This weekâs episode, Predicting Weather by the Moon: Why ClimateÂ Change is Unlikely the be ChangingÂ Â onÂ Holy Hormones Honey! airsÂ Â Nov. 21stÂ LIVE at 9 am Pacific. Â Catch this episode and othersÂ on demand every day here!
According to Ken Ring, the climate today is the same as 100 years ago.Â He believes it is the ârecord-breaking industryâ making us think something frighteningly strange is happening in the world of nature, completely independent from the world of business.
Instead we are fed a media frenzy of records broken in national temperatures, rainfall amounts, hurricanes or droughts.Â We are told we have never been this warm before or as cold. This or that is âworst everâ, ‘worst since records beganâ or âworst in living memoryâ. Climate change comes from accounts of temperature records being smashed.
Ken predicted the tragic February 2011 earthquake in Christchurch which claimed 185 lives, six months before it happened. Many had chosen to leave town on the named day and were grateful for the warning. Although his predictions upset both geologists and politicians, it also won him widespread interest and support for the theory that the moon controls both weather and earthquakes.
Ken Ring, from Auckland, New Zealand is a former mathematics teacher who, while living an outdoor life with his family in the 1970s, âstumbled overâ a long range weather forecasting system using ancient principles in astrology. In 1999 he published the first of his annual Weather Almanacs and in 2002 he established Predict Weather Limited which now supplies farmers with data more meaningful than a day-before forecasting system. The Australian almanacs began in 2007; the Ireland version in 2010.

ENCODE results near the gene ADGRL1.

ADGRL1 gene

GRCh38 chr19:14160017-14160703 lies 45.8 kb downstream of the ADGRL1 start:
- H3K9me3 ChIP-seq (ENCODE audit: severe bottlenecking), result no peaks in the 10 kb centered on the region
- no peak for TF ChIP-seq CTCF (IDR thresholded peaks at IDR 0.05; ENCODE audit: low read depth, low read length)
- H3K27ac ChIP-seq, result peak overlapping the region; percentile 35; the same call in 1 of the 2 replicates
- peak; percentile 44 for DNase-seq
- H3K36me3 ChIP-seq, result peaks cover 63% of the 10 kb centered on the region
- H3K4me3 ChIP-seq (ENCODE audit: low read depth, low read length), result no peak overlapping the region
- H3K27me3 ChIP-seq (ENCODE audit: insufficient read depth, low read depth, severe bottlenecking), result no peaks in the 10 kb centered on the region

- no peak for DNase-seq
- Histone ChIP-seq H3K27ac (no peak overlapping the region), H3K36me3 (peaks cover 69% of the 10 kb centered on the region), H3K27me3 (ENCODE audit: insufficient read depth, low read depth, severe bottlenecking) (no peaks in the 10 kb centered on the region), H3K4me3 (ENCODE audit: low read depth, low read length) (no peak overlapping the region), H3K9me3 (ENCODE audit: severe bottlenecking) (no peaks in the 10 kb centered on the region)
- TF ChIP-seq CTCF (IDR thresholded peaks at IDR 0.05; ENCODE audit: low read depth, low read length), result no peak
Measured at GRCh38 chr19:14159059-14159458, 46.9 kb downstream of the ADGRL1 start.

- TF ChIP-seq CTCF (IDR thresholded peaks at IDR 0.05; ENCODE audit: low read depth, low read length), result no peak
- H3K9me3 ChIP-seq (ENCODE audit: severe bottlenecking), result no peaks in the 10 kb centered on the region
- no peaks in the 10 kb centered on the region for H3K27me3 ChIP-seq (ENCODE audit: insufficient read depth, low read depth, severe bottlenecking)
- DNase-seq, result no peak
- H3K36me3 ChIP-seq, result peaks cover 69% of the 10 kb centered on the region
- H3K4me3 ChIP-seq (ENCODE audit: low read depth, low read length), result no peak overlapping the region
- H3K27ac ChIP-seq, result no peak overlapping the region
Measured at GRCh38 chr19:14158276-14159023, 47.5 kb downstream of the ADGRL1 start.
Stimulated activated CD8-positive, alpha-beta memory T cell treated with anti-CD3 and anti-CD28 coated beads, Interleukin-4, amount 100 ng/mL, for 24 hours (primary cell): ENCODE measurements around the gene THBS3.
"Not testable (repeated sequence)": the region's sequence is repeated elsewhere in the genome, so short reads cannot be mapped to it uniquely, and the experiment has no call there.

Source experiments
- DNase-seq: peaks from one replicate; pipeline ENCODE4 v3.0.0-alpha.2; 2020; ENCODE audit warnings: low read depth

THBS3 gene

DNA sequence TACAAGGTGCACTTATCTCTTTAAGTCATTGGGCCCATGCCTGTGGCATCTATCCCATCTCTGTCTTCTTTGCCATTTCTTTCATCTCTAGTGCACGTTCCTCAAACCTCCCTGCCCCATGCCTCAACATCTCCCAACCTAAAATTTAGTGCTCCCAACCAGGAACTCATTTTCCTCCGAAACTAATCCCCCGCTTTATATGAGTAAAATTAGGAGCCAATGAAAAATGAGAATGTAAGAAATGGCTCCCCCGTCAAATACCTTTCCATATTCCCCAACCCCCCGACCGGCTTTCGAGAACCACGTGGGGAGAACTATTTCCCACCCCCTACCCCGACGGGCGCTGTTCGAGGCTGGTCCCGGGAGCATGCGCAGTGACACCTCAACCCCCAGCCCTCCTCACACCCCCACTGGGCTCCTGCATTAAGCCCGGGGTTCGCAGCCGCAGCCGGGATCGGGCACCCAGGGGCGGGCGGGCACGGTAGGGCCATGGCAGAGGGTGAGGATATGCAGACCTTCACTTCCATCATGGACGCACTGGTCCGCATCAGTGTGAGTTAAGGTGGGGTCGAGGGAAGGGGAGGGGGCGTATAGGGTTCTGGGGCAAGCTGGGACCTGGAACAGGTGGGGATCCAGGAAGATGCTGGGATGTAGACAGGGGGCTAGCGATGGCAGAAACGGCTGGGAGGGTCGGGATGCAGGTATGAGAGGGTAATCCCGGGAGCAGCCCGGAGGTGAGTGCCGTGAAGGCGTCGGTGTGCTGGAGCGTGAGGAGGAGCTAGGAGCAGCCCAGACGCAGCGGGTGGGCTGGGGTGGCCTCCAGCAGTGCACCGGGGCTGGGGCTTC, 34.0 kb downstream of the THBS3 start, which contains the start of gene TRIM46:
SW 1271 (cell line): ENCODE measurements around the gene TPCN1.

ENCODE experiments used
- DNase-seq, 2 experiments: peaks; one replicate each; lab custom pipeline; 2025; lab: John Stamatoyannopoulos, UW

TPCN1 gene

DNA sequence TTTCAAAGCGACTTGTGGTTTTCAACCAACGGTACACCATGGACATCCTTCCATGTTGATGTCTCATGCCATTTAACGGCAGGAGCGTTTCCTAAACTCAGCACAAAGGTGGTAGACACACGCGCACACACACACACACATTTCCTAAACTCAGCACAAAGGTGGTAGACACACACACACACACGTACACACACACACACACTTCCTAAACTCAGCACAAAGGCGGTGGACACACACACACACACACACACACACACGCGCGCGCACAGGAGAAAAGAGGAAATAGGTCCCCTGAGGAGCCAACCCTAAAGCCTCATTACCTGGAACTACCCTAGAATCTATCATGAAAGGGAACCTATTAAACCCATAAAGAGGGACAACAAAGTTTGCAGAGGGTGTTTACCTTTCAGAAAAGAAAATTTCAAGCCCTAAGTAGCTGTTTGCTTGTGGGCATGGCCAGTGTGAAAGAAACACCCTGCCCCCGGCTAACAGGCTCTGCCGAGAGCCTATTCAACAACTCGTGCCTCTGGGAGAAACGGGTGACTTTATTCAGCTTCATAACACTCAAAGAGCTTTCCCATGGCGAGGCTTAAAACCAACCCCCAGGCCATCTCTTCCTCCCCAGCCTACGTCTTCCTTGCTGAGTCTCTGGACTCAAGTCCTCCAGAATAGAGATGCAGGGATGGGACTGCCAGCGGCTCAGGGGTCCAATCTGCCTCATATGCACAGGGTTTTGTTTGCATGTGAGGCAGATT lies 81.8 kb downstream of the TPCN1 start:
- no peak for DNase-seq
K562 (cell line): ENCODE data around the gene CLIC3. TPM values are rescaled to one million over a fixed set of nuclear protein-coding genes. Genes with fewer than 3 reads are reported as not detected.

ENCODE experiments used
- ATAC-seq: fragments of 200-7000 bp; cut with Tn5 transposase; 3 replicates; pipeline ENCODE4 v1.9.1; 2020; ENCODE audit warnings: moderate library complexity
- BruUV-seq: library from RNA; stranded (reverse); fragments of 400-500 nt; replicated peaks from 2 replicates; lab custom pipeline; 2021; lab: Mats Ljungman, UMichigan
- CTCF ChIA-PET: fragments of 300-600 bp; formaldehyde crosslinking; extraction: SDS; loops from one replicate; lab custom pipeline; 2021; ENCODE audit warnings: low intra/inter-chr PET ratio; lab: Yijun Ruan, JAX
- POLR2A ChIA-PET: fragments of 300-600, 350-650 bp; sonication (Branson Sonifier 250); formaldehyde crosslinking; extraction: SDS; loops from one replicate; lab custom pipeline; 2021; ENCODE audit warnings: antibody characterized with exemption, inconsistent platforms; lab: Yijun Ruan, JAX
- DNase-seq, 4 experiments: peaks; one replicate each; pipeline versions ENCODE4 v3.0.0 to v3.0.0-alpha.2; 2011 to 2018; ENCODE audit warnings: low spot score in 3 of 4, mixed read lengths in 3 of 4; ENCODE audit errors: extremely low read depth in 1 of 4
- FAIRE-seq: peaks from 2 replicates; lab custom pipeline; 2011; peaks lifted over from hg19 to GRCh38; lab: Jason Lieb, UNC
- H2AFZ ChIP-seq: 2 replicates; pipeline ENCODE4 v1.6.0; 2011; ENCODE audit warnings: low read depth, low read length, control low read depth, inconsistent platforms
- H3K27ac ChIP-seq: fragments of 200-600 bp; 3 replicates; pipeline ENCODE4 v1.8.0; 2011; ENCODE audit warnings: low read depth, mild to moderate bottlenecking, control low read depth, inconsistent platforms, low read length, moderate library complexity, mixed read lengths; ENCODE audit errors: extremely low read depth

Ken is still the only published long range forecaster in these three countries and presents at conferences throughout Australia and NZ. He has weekly and monthly spots on a number of regional radio stations in NZ, Australia and Ireland, as well as being a regular face on Australiaâs Channelâs Nine and Seven. He also has monthly columns in magazines and regional newspapers. The almanacs have a strong following amongst the many whose business or leisure activities are affected by the weather.